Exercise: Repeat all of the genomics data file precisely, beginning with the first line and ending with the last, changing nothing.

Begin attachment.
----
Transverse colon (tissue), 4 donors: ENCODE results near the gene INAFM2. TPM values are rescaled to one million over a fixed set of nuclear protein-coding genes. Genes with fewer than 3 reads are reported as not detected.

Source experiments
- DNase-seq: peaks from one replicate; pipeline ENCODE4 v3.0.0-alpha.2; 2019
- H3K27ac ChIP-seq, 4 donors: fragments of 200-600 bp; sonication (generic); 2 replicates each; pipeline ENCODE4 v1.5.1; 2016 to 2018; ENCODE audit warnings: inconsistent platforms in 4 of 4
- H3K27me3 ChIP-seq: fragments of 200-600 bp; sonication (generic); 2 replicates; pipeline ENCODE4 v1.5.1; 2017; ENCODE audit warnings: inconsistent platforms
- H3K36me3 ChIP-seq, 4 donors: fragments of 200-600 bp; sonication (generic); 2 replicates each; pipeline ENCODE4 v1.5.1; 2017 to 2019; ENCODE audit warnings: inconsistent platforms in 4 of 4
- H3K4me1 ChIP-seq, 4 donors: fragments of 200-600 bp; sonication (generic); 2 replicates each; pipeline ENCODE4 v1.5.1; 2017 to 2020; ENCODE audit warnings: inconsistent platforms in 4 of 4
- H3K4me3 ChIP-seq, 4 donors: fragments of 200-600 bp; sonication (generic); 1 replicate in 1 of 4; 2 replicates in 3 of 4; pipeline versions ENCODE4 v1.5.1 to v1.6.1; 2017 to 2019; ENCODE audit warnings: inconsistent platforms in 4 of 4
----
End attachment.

Transverse colon (tissue), 4 donors: ENCODE results near the gene INAFM2. TPM values are rescaled to one million over a fixed set of nuclear protein-coding genes. Genes with fewer than 3 reads are reported as not detected.

Source experiments
- DNase-seq: peaks from one replicate; pipeline ENCODE4 v3.0.0-alpha.2; 2019
- H3K27ac ChIP-seq, 4 donors: fragments of 200-600 bp; sonication (generic); 2 replicates each; pipeline ENCODE4 v1.5.1; 2016 to 2018; ENCODE audit warnings: inconsistent platforms in 4 of 4
- H3K27me3 ChIP-seq: fragments of 200-600 bp; sonication (generic); 2 replicates; pipeline ENCODE4 v1.5.1; 2017; ENCODE audit warnings: inconsistent platforms
- H3K36me3 ChIP-seq, 4 donors: fragments of 200-600 bp; sonication (generic); 2 replicates each; pipeline ENCODE4 v1.5.1; 2017 to 2019; ENCODE audit warnings: inconsistent platforms in 4 of 4
- H3K4me1 ChIP-seq, 4 donors: fragments of 200-600 bp; sonication (generic); 2 replicates each; pipeline ENCODE4 v1.5.1; 2017 to 2020; ENCODE audit warnings: inconsistent platforms in 4 of 4
- H3K4me3 ChIP-seq, 4 donors: fragments of 200-600 bp; sonication (generic); 1 replicate in 1 of 4; 2 replicates in 3 of 4; pipeline versions ENCODE4 v1.5.1 to v1.6.1; 2017 to 2019; ENCODE audit warnings: inconsistent platforms in 4 of 4